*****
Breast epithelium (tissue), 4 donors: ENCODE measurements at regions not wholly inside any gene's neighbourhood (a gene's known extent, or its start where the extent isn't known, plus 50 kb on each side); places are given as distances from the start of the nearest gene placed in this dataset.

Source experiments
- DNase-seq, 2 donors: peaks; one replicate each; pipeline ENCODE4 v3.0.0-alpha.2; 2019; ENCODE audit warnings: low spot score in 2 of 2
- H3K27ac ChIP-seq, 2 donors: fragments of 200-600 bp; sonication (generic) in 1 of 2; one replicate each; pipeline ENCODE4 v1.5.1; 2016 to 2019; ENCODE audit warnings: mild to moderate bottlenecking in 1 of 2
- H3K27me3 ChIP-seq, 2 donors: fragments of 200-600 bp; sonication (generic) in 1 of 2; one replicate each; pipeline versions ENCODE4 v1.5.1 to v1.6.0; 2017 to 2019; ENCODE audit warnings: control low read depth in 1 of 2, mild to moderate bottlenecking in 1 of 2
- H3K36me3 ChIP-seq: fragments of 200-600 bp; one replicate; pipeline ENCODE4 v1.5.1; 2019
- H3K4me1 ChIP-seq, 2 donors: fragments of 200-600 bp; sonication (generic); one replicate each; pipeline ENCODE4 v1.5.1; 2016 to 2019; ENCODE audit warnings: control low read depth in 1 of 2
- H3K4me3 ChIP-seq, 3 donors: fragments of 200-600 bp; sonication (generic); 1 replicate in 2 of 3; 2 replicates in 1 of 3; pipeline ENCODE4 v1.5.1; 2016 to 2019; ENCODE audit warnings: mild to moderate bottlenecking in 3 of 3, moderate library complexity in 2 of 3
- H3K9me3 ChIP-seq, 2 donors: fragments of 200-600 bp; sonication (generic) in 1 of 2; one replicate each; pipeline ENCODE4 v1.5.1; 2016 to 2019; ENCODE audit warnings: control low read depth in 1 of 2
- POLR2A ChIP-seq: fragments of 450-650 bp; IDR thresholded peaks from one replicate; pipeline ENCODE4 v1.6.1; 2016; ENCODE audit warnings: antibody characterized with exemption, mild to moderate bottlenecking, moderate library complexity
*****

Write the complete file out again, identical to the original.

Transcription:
Breast epithelium (tissue), 4 donors: ENCODE measurements at regions not wholly inside any gene's neighbourhood (a gene's known extent, or its start where the extent isn't known, plus 50 kb on each side); places are given as distances from the start of the nearest gene placed in this dataset.

Source experiments
- DNase-seq, 2 donors: peaks; one replicate each; pipeline ENCODE4 v3.0.0-alpha.2; 2019; ENCODE audit warnings: low spot score in 2 of 2
- H3K27ac ChIP-seq, 2 donors: fragments of 200-600 bp; sonication (generic) in 1 of 2; one replicate each; pipeline ENCODE4 v1.5.1; 2016 to 2019; ENCODE audit warnings: mild to moderate bottlenecking in 1 of 2
- H3K27me3 ChIP-seq, 2 donors: fragments of 200-600 bp; sonication (generic) in 1 of 2; one replicate each; pipeline versions ENCODE4 v1.5.1 to v1.6.0; 2017 to 2019; ENCODE audit warnings: control low read depth in 1 of 2, mild to moderate bottlenecking in 1 of 2
- H3K36me3 ChIP-seq: fragments of 200-600 bp; one replicate; pipeline ENCODE4 v1.5.1; 2019
- H3K4me1 ChIP-seq, 2 donors: fragments of 200-600 bp; sonication (generic); one replicate each; pipeline ENCODE4 v1.5.1; 2016 to 2019; ENCODE audit warnings: control low read depth in 1 of 2
- H3K4me3 ChIP-seq, 3 donors: fragments of 200-600 bp; sonication (generic); 1 replicate in 2 of 3; 2 replicates in 1 of 3; pipeline ENCODE4 v1.5.1; 2016 to 2019; ENCODE audit warnings: mild to moderate bottlenecking in 3 of 3, moderate library complexity in 2 of 3
- H3K9me3 ChIP-seq, 2 donors: fragments of 200-600 bp; sonication (generic) in 1 of 2; one replicate each; pipeline ENCODE4 v1.5.1; 2016 to 2019; ENCODE audit warnings: control low read depth in 1 of 2
- POLR2A ChIP-seq: fragments of 450-650 bp; IDR thresholded peaks from one replicate; pipeline ENCODE4 v1.6.1; 2016; ENCODE audit warnings: antibody characterized with exemption, mild to moderate bottlenecking, moderate library complexity